Minnesota State Sen. Gene Dornink said choosing life doesn’t need to be a partisan issue, and he is saddened that Minnesota Democrats have not chosen the bipartisan approach.

“Everything we learned in class and know to be true says life begins at conception,” Sen. Dornink said in a news release. “Yet, bizarrely enough, we have almost unrestricted abortions in Minnesota, despite our laws protecting the unborn. This is a clear double standard.”

Minnesota has seen closures of Planned Parenthood clinics in recent years, specifically during the Trump era, despite backlash from local politicians like Minneapolis Mayor Jacob Frey and Gov. Tim Walz.

Higgins said abortion clinic closures due to the restrictive environment have led to lower abortion rates. One of the biggest obstacles in the way of people seeking abortions is the cost, which includes the cost of transportation, childcare and missing work, she said.

Researchers and other reproductive health professionals are guiding those who want to help abortion-seeking people to donate to local and national funds designed to provide financial assistance to those getting the procedure.

The National Network of Abortion Funds provides information about local abortion funds and clinics. There are three abortion funds in Wisconsin — the Women’s Medical Fund, the Options Fund and the Freedom Fund.

Higgins said restrictions on healthcare funding further limit those who are not able to expediently raise money to pay for the procedure.

“In states like Texas and Wisconsin, there are funding restrictions on abortion, meaning that your healthcare might provide for pregnancy and birth-related costs, but not abortion termination costs, so people have to raise money out of pocket,” Higgins said. “For someone who doesn’t have $400 in their savings account, you can’t generate the funds you need for an abortion very quickly.”

Planned Parenthood Wisconsin is another service that aims to provide assistance for those who need it. Murray said services provided by Planned Parenthood are still available to those who need them despite restrictions.

“I think sometimes people read about all these restrictions going [on in] other states and the arguments that are going on nationally, and people get concerned about whether that type of care is still available in Wisconsin,” Murray said.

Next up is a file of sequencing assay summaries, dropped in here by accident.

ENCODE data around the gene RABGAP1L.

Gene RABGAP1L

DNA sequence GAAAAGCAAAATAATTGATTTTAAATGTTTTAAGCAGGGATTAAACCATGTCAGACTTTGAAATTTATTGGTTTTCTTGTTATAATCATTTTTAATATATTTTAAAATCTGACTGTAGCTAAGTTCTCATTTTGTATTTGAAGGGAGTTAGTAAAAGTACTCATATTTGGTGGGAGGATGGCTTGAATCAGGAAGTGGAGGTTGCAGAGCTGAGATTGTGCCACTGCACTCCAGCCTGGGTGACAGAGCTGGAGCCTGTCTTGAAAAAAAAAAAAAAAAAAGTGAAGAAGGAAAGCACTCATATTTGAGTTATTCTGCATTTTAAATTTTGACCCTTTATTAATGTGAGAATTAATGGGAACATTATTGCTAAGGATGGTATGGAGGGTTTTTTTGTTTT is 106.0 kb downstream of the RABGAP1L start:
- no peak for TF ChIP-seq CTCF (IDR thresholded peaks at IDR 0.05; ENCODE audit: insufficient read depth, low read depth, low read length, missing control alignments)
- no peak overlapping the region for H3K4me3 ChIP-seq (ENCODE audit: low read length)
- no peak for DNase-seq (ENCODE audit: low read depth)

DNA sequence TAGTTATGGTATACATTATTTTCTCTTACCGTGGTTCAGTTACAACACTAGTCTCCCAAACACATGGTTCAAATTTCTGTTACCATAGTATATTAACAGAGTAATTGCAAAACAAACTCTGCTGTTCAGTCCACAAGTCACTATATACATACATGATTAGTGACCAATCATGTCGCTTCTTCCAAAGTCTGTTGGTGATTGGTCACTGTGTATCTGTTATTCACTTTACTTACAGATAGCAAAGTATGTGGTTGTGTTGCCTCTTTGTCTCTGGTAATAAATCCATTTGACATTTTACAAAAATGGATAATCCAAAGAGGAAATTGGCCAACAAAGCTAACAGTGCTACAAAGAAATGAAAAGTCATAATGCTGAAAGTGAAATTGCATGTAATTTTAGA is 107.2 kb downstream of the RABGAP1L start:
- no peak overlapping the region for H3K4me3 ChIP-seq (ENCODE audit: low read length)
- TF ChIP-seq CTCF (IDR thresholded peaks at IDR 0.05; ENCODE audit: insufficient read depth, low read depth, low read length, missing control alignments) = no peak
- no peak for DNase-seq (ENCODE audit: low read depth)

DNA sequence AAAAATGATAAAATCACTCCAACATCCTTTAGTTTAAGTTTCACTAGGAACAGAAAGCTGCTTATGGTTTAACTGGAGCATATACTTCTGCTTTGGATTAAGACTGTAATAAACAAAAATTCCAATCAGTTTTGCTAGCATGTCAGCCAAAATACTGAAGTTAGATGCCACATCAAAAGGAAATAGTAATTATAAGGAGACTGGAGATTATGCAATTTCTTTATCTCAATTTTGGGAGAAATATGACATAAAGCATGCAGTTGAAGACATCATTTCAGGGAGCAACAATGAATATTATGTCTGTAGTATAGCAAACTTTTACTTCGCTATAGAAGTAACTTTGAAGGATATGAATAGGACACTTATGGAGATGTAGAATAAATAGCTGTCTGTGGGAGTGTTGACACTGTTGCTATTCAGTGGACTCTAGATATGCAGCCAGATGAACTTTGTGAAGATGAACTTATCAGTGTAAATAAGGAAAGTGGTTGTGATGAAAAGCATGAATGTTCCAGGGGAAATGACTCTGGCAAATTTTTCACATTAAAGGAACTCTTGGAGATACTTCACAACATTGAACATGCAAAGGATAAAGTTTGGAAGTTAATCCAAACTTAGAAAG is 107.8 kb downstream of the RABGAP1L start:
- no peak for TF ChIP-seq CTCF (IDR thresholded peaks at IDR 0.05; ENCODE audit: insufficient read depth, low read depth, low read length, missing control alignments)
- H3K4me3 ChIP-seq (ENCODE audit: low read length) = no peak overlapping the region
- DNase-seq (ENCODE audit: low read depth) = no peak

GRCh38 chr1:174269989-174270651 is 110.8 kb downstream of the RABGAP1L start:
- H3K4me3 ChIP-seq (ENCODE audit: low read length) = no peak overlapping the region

Throwback to 1849

A prominent and divisive topic in the conversation around abortion rights is Roe v. Wade, the most well-known and influential abortion rights case. Attempts to overturn the case have continued since the ruling in 1973. 

Jane Roe, a pseudonym for the plaintiff, filed a lawsuit in 1970 against the district attorney of Dallas County Henry Wade, responding to a restrictive Texas abortion law that outlawed abortion except to save a woman’s life. The case went to the Supreme Court and passed in a 7-2 majority. The powerful case found that the 14th amendment’s view of personal liberty included a person’s right to choose an abortion.

Higgins said she expects Roe v. Wade to be overturned in the near future. In the case that the precedent is overturned, Higgins said abortion would become a state issue since each state would be affected differently if Roe is overturned, depending on protections in place.

“A state like California has implemented protective abortion laws that will retain abortions legality regardless of Roe’s status, but places like Wisconsin will revert to laws that criminalize abortion,” Higgins said. “So, overturning Roe won’t immediately outlaw abortion in the whole country. It will only immediately outlaw abortion in those states like ours that have a pre-Roe law that outlaws it.”

Wisconsin, for example, has no protective abortion laws. Murray said if Roe v. Wade is overturned, Wisconsin would revert to an 1849 law that criminalized abortion.

Bea Lazarski/The Badger Herald

Perez, who is also a University Health Services employee, tries to stay positive about the state of affairs. She doesn’t see a threat to UHS yet and encourages students to continue to utilize the resources available to them. She is, however, nervous about unexpected laws that might pop up.

“I don’t see any threat yet, and I’m hoping I don’t, but you know you can always get slapped in the face with the politics that go on,” Perez said. “So that’s always my main fear right now.”

Groups around Wisconsin have unsuccessfully tried to overturn the 1849 Wisconsin law, which includes no exceptions of rape or incest, according to WPR. As someone with past experience with rape and abuse, Sally finds this extremely frustrating.

Sally said the experience of getting the abortion was so emotionally taxing for her that she could not follow through with it the first time. Specifically, the pre-op questions were triggering because they asked about past sexual experiences she had never talked about before.

“What got really complicated and overly emotional for me was the experience of talking about my sexuality and my sexual history with someone because I just hadn’t done that,” Sally said. “I hadn’t ever really processed or talked to anybody.”

Regarding the absence of protection for victims of rape and assault, Texas Gov. Gregg Abbott said he would “eliminate all rapists from the streets” without offering suggestions on how to do so.

A state divided